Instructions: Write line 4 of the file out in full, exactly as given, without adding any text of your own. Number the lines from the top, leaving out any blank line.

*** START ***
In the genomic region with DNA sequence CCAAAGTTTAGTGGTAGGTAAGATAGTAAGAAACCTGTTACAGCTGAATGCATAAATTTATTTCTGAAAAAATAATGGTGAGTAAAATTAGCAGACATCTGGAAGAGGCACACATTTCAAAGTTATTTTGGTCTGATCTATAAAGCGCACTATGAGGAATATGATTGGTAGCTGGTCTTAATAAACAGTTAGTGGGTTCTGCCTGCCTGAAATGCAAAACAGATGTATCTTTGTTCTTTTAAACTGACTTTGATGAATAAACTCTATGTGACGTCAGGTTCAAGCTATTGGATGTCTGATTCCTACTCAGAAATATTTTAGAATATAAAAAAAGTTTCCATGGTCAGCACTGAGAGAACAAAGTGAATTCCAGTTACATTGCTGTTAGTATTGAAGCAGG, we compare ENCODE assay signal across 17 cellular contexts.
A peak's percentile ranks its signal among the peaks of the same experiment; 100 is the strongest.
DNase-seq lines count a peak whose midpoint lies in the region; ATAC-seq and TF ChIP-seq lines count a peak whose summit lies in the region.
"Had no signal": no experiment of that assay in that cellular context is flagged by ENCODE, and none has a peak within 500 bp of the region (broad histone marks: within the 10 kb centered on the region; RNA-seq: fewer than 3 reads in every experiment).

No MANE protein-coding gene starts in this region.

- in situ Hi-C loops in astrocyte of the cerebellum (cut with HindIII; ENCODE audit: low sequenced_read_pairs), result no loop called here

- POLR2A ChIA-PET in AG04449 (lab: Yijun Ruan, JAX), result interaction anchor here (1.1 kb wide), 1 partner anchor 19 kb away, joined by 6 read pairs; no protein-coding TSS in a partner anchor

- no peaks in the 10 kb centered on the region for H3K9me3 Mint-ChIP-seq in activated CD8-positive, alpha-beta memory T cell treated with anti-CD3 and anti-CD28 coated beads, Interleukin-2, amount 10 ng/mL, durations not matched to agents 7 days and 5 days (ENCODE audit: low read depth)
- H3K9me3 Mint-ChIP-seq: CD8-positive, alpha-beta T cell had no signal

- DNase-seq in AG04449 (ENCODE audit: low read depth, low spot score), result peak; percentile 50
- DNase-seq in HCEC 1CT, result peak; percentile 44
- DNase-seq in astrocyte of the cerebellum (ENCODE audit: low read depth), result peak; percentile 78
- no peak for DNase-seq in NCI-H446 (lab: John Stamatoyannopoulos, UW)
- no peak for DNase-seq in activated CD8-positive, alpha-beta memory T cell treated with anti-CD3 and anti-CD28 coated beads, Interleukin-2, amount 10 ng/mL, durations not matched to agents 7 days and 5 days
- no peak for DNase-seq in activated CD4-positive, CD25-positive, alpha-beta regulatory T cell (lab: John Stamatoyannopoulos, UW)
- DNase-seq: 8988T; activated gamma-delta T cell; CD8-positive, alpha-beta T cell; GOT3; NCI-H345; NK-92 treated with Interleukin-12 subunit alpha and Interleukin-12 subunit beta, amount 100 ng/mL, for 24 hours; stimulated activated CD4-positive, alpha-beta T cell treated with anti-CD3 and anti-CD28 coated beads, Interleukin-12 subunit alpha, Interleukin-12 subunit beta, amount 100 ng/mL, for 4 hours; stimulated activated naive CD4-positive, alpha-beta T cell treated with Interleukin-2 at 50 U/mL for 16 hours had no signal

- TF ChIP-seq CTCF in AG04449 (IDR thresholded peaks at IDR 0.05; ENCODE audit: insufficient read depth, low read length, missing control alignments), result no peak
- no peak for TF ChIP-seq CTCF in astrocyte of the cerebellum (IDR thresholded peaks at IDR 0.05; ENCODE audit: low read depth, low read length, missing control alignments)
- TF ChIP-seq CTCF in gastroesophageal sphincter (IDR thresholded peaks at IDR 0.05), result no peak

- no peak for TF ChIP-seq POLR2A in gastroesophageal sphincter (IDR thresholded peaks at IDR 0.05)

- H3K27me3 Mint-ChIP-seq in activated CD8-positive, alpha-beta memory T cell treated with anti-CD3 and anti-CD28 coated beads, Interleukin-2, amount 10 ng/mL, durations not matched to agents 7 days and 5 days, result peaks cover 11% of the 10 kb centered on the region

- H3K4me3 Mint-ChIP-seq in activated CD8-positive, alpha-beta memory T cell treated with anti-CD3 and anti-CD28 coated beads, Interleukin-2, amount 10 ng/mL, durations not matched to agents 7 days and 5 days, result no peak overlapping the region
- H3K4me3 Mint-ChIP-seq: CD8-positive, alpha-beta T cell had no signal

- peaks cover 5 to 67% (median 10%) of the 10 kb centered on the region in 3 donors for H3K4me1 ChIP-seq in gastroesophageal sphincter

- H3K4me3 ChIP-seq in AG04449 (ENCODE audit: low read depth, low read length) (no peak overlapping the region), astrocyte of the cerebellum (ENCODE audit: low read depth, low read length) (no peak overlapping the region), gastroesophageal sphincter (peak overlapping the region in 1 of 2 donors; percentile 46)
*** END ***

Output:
"Had no signal": no experiment of that assay in that cellular context is flagged by ENCODE, and none has a peak within 500 bp of the region (broad histone marks: within the 10 kb centered on the region; RNA-seq: fewer than 3 reads in every experiment).